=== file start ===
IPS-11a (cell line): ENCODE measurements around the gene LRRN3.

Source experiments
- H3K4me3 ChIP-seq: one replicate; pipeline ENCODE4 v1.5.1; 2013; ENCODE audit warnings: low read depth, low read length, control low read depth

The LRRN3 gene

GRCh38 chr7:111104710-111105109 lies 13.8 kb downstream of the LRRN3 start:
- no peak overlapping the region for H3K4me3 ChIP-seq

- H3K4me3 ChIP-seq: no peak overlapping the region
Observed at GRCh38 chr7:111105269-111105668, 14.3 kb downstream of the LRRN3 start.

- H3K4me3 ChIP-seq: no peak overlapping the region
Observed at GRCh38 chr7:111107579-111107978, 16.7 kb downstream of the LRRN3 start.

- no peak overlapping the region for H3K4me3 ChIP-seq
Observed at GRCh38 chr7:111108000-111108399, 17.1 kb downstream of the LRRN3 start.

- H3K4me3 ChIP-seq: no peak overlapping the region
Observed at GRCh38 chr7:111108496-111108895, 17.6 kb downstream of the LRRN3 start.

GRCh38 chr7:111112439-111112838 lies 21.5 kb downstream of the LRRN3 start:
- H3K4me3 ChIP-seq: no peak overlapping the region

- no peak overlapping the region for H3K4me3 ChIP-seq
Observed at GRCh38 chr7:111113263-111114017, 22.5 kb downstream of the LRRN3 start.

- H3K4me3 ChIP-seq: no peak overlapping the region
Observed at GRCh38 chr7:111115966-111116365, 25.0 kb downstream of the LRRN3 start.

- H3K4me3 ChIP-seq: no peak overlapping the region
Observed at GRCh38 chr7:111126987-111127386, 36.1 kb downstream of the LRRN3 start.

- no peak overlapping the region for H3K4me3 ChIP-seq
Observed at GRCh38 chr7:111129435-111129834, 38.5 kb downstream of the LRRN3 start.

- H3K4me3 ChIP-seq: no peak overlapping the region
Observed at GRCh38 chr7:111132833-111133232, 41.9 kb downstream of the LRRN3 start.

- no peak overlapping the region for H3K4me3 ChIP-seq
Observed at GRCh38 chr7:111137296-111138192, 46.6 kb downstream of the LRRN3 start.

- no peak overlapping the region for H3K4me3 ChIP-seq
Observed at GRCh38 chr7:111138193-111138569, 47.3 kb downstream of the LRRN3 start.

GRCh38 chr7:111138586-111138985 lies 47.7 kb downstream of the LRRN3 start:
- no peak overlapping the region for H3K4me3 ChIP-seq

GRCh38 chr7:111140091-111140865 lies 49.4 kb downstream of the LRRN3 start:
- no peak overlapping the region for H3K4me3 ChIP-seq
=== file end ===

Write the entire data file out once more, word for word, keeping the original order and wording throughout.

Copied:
IPS-11a (cell line): ENCODE measurements around the gene LRRN3.

Source experiments
- H3K4me3 ChIP-seq: one replicate; pipeline ENCODE4 v1.5.1; 2013; ENCODE audit warnings: low read depth, low read length, control low read depth

The LRRN3 gene

GRCh38 chr7:111104710-111105109 lies 13.8 kb downstream of the LRRN3 start:
- no peak overlapping the region for H3K4me3 ChIP-seq

- H3K4me3 ChIP-seq: no peak overlapping the region
Observed at GRCh38 chr7:111105269-111105668, 14.3 kb downstream of the LRRN3 start.

- H3K4me3 ChIP-seq: no peak overlapping the region
Observed at GRCh38 chr7:111107579-111107978, 16.7 kb downstream of the LRRN3 start.

- no peak overlapping the region for H3K4me3 ChIP-seq
Observed at GRCh38 chr7:111108000-111108399, 17.1 kb downstream of the LRRN3 start.

- H3K4me3 ChIP-seq: no peak overlapping the region
Observed at GRCh38 chr7:111108496-111108895, 17.6 kb downstream of the LRRN3 start.

GRCh38 chr7:111112439-111112838 lies 21.5 kb downstream of the LRRN3 start:
- H3K4me3 ChIP-seq: no peak overlapping the region

- no peak overlapping the region for H3K4me3 ChIP-seq
Observed at GRCh38 chr7:111113263-111114017, 22.5 kb downstream of the LRRN3 start.

- H3K4me3 ChIP-seq: no peak overlapping the region
Observed at GRCh38 chr7:111115966-111116365, 25.0 kb downstream of the LRRN3 start.

- H3K4me3 ChIP-seq: no peak overlapping the region
Observed at GRCh38 chr7:111126987-111127386, 36.1 kb downstream of the LRRN3 start.

- no peak overlapping the region for H3K4me3 ChIP-seq
Observed at GRCh38 chr7:111129435-111129834, 38.5 kb downstream of the LRRN3 start.

- H3K4me3 ChIP-seq: no peak overlapping the region
Observed at GRCh38 chr7:111132833-111133232, 41.9 kb downstream of the LRRN3 start.

- no peak overlapping the region for H3K4me3 ChIP-seq
Observed at GRCh38 chr7:111137296-111138192, 46.6 kb downstream of the LRRN3 start.

- no peak overlapping the region for H3K4me3 ChIP-seq
Observed at GRCh38 chr7:111138193-111138569, 47.3 kb downstream of the LRRN3 start.

GRCh38 chr7:111138586-111138985 lies 47.7 kb downstream of the LRRN3 start:
- no peak overlapping the region for H3K4me3 ChIP-seq

GRCh38 chr7:111140091-111140865 lies 49.4 kb downstream of the LRRN3 start:
- no peak overlapping the region for H3K4me3 ChIP-seq